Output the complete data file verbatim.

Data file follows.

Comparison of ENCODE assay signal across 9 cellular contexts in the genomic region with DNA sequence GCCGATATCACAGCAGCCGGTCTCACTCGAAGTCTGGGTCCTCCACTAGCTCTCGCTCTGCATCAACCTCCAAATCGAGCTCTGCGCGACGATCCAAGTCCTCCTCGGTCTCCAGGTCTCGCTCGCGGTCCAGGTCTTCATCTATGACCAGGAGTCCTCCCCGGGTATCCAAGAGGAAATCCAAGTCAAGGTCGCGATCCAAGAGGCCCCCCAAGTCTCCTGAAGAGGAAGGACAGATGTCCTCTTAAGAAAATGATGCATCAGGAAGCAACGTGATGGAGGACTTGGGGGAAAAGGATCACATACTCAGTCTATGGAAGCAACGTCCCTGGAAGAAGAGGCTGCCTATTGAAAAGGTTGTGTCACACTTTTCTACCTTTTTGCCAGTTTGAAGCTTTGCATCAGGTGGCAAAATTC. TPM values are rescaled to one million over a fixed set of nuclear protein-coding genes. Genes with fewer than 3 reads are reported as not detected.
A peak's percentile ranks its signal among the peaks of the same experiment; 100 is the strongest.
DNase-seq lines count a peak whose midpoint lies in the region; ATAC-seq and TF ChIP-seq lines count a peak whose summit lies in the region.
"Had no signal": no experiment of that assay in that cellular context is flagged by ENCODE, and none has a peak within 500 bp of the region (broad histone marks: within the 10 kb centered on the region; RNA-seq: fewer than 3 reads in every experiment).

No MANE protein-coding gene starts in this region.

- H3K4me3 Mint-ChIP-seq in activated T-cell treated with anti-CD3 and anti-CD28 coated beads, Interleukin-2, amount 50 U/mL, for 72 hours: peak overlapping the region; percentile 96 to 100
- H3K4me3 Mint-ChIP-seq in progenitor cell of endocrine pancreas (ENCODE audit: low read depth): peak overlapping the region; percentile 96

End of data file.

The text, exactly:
Comparison of ENCODE assay signal across 9 cellular contexts in the genomic region with DNA sequence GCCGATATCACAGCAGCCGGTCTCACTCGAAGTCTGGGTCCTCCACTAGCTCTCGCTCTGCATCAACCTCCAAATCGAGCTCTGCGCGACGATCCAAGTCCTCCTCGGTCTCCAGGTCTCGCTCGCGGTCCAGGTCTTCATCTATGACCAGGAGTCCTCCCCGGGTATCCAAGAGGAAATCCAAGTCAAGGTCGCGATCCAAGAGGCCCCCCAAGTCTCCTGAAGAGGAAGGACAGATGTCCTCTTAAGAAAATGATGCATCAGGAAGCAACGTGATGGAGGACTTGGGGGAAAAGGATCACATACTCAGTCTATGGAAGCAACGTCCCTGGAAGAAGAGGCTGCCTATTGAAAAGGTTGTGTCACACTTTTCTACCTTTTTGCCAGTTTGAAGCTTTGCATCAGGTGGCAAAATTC. TPM values are rescaled to one million over a fixed set of nuclear protein-coding genes. Genes with fewer than 3 reads are reported as not detected.
A peak's percentile ranks its signal among the peaks of the same experiment; 100 is the strongest.
DNase-seq lines count a peak whose midpoint lies in the region; ATAC-seq and TF ChIP-seq lines count a peak whose summit lies in the region.
"Had no signal": no experiment of that assay in that cellular context is flagged by ENCODE, and none has a peak within 500 bp of the region (broad histone marks: within the 10 kb centered on the region; RNA-seq: fewer than 3 reads in every experiment).

No MANE protein-coding gene starts in this region.

- H3K4me3 Mint-ChIP-seq in activated T-cell treated with anti-CD3 and anti-CD28 coated beads, Interleukin-2, amount 50 U/mL, for 72 hours: peak overlapping the region; percentile 96 to 100
- H3K4me3 Mint-ChIP-seq in progenitor cell of endocrine pancreas (ENCODE audit: low read depth): peak overlapping the region; percentile 96